Forward-Looking and Backward-Looking Sales Metrics

Schmidtmann said there's forward-looking and backward-looking sales metrics.

"Most of us, what we count is the monthly recurring revenue (MRR) that's generated, so how many new contracts and what's the MRR, but that's a backward-looking metric because for something to become a commission to you it has to get implemented," he said. "And before that it has to get sold, and before that has to get proposed, and before that has to have a leading assessment, etc. So if you're measuring MRR, that's reflecting an event that happened maybe six months ago. So it's also important to look at forward-looking metrics, which are how many meetings are you getting? How many customer engagements are you getting? How deep are these in the qualifying tools that they can tell you how good these opportunities really are? But I do think the balance of forward-looking and backward-looking metrics are both important."

Qashu Young said hiring someone from outside the channel, and outside of IT and telecom, can lead to positive results.

"I have been in technology now for 12 years," she said. "I came from nonprofit management, and if someone didn't give me a shot based on just hustle and heart, and hard work, then I wouldn't be sitting in this chair today. And so it's very important to determine what characteristics you're looking for. At Avant, we actually find the talent and then create the position because it's hard to find talented people that have a lot of hustle and the work ethic these days to really take the ball across the finish line. And so I urge you to take a look at the culture you want to create, even in a small environment like a one, two or three-man or-woman shop and create this assessment of what does that look like. What does your ideal profile of a talented salesperson look like?"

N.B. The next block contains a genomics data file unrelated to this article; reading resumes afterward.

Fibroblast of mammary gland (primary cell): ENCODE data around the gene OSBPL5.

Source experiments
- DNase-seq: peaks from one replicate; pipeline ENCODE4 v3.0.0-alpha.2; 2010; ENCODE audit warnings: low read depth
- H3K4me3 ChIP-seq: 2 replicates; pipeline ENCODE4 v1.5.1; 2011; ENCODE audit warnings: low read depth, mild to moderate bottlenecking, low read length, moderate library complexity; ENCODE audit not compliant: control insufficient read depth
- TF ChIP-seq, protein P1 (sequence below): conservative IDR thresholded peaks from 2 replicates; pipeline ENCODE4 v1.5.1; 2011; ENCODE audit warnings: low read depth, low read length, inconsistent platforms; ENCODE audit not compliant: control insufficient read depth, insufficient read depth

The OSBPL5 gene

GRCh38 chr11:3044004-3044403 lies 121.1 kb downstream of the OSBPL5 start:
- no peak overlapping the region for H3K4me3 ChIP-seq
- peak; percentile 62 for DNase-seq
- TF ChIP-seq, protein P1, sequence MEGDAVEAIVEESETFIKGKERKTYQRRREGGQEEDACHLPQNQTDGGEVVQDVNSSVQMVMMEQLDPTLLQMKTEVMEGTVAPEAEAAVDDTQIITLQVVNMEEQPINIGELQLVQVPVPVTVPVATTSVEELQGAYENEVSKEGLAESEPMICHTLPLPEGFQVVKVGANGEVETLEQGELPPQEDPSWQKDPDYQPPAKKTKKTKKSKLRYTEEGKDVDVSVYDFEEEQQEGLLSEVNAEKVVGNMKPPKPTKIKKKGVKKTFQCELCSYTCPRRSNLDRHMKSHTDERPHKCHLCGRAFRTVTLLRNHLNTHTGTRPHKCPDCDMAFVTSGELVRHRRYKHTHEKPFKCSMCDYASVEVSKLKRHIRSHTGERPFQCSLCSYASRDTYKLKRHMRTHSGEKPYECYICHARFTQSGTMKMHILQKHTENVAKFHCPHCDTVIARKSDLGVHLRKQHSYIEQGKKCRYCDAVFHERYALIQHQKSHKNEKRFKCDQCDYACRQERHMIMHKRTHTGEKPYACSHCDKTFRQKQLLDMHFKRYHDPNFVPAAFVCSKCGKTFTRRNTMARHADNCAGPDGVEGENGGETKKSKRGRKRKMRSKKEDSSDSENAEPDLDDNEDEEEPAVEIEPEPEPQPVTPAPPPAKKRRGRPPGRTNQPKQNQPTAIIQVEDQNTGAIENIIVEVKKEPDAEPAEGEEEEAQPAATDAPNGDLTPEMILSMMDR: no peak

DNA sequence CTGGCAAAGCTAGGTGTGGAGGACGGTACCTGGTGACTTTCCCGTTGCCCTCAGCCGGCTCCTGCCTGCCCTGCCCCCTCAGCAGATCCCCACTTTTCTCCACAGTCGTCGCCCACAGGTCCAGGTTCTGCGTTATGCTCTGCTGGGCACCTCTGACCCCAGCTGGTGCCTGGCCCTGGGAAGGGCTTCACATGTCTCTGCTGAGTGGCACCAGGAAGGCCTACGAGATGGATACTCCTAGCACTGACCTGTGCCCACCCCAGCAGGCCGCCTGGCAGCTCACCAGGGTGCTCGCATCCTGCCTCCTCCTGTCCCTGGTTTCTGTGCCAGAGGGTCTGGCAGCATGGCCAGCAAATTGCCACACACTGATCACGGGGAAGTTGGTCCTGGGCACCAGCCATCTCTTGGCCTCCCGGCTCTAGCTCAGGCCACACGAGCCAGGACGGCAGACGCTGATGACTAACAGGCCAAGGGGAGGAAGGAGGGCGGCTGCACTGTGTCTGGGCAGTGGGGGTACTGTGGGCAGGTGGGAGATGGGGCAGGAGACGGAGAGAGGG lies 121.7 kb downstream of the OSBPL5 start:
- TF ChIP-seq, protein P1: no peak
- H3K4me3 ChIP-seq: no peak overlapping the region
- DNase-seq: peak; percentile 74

Hire for Talent, Train for Skill

Southwest Airlines' mantra has been hire for talent and train for skill, Schmidtmann said.

"I've always subscribed to that over the years," he said. "The most attractive candidate for many of you is going to be somebody who already knows the business. You say, well, it's one thing I don't have to do, they already did telecom, they know how to do it and they've got maybe a customer set, but those are retreads. You can see that they've gone from job to job, to job to job. They've never really built a career arc. And so we call them retreads in the industry. How can you put the rubber to the road when all you hire is retreads?"

Other highlights of the keynote include:

  • If your salespeople don't have technical resources or experts to back them, lean on outside resources to "add credibility to the business that you're bringing to the table, Qashu Young said.

  • There's two reasons to emphasize cross-sell and upsell, Schmidtmann said. In addition to making more money, it creates stickier customers who will stay with you.

  • Starting with what's the base pay going to be and how much is the commissions going to be is backwards, Allen said. Instead, start with what you expect them to sell.

Read more about:

AgentsFall MSP Summit

About the Author(s)

Edward Gately

Senior News Editor, Channel Futures

As news editor, Edward Gately covers cybersecurity, new channel programs and program changes, M&A and other IT channel trends. Prior to Informa, he spent 26 years as a newspaper journalist in Texas, Louisiana and Arizona.

Free Newsletters for the Channel
Register for Your Free Newsletter Now

You May Also Like